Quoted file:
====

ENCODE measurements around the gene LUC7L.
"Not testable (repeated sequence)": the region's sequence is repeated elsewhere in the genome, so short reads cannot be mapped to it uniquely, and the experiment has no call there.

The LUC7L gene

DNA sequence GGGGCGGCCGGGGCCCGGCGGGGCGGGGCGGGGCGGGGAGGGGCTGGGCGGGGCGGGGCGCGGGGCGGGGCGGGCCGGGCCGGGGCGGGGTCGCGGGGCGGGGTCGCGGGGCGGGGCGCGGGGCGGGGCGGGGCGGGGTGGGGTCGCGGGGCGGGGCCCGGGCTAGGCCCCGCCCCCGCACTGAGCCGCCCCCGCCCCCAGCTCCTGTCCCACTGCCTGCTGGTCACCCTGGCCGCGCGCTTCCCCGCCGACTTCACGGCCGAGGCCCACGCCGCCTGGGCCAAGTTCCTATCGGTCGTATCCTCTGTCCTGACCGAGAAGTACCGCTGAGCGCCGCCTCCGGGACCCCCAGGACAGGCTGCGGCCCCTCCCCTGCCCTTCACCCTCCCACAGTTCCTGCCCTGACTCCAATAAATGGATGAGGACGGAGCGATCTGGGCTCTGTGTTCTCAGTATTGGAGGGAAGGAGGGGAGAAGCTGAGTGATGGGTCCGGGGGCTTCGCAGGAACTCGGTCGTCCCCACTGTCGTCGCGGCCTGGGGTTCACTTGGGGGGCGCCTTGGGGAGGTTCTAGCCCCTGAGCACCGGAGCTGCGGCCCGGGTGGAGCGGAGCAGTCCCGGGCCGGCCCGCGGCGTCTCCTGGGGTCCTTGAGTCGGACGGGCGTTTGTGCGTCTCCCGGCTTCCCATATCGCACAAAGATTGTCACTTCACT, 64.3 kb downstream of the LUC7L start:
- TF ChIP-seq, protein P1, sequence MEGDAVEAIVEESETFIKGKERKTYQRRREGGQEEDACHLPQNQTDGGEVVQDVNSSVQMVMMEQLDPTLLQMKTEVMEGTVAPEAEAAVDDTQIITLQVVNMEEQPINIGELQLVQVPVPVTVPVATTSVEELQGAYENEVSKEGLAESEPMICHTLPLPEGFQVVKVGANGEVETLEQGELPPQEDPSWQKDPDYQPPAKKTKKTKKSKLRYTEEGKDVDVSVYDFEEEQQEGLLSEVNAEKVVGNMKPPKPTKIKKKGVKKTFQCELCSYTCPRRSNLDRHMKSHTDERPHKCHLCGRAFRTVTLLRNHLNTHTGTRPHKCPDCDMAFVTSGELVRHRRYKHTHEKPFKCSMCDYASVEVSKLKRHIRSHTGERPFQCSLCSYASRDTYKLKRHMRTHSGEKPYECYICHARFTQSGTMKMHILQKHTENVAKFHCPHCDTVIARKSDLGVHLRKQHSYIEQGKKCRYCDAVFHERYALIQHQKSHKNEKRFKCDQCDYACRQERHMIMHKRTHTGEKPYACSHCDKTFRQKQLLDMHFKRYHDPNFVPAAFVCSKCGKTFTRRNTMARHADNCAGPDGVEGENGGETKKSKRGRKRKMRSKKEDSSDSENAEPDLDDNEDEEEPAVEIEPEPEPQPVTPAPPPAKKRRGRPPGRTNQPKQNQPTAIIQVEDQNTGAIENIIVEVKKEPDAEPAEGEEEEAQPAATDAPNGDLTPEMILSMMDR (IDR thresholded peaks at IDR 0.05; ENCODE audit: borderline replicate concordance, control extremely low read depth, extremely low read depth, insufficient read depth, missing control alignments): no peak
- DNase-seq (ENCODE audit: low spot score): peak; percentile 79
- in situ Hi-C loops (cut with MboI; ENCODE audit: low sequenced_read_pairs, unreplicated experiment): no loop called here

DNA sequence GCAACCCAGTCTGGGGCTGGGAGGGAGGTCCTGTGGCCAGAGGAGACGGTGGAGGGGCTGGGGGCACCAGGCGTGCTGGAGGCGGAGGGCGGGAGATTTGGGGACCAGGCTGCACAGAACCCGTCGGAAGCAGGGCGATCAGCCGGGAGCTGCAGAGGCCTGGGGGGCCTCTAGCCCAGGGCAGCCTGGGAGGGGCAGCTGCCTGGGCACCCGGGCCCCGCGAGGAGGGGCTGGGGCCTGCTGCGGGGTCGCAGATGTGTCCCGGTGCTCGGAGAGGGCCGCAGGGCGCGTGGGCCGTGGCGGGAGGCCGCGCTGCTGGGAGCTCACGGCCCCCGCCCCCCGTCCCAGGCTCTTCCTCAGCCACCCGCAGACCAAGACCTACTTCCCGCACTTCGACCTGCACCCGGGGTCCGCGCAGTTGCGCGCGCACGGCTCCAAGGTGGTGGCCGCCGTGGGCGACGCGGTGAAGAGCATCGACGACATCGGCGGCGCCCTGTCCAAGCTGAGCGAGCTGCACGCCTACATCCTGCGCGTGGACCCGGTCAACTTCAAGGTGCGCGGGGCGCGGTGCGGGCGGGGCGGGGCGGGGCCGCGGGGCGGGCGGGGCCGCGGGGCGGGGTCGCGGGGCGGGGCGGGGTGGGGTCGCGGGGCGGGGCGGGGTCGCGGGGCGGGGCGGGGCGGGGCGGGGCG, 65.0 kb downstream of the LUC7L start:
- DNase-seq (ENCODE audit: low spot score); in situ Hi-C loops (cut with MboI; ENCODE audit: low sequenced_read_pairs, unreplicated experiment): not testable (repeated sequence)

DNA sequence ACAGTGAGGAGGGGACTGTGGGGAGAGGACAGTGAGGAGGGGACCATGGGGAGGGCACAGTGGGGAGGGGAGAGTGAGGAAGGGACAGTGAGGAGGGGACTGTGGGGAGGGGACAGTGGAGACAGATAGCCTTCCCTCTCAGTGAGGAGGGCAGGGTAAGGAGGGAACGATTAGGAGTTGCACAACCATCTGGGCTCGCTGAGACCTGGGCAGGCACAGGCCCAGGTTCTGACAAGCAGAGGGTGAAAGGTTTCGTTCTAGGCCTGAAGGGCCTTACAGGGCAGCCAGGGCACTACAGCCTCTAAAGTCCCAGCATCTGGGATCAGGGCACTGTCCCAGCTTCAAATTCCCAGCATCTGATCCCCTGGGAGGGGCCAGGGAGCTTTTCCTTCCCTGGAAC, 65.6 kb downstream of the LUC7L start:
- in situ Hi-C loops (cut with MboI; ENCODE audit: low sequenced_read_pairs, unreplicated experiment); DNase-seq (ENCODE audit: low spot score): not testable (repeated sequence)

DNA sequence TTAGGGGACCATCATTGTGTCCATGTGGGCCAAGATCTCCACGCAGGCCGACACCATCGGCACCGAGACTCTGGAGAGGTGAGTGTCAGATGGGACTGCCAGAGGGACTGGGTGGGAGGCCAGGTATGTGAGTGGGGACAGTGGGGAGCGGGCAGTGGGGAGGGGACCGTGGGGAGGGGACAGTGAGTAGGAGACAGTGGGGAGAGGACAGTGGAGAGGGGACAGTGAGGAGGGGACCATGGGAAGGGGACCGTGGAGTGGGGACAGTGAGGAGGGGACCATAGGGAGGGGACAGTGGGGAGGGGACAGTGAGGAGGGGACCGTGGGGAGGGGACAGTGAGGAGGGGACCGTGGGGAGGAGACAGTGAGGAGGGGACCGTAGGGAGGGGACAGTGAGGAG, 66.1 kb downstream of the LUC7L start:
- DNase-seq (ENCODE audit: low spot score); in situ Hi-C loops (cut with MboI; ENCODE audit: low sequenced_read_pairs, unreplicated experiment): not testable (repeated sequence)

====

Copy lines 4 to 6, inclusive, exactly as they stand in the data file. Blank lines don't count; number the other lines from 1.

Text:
DNA sequence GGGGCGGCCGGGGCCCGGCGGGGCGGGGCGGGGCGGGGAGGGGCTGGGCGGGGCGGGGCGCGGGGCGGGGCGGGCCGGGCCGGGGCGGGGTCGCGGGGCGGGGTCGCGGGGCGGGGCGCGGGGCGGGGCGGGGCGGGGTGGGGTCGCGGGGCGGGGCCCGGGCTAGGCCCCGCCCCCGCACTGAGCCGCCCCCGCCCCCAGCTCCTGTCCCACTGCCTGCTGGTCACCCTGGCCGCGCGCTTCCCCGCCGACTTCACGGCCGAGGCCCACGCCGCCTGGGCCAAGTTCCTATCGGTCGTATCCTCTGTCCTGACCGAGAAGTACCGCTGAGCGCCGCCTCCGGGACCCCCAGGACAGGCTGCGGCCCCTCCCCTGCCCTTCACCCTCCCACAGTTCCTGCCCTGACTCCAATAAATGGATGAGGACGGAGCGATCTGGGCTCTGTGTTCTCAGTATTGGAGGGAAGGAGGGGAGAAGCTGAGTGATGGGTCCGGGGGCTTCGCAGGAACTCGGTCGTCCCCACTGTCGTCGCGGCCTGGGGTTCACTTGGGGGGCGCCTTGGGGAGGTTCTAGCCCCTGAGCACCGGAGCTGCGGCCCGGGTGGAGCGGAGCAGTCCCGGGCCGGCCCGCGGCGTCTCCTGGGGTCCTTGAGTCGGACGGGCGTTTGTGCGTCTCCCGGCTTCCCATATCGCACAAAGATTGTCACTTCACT, 64.3 kb downstream of the LUC7L start:
- TF ChIP-seq, protein P1, sequence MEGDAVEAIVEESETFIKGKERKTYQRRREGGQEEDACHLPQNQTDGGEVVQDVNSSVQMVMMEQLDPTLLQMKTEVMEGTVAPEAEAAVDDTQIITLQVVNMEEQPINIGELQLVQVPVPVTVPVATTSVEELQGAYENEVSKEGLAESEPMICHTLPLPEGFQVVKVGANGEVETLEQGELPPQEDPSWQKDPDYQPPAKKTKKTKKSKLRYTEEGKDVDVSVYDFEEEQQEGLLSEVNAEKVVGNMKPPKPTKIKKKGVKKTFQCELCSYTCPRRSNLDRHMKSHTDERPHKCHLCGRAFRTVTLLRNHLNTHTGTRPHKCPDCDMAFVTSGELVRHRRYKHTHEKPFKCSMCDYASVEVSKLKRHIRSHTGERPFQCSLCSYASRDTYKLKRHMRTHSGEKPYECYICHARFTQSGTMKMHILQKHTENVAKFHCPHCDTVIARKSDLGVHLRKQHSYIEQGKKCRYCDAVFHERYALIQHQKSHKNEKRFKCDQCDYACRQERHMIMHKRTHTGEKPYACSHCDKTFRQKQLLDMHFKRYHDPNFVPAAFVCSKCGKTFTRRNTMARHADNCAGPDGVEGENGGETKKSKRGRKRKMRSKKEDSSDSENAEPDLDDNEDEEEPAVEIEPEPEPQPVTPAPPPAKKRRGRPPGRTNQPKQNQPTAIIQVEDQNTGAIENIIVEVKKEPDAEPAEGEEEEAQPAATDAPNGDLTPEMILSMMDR (IDR thresholded peaks at IDR 0.05; ENCODE audit: borderline replicate concordance, control extremely low read depth, extremely low read depth, insufficient read depth, missing control alignments): no peak
- DNase-seq (ENCODE audit: low spot score): peak; percentile 79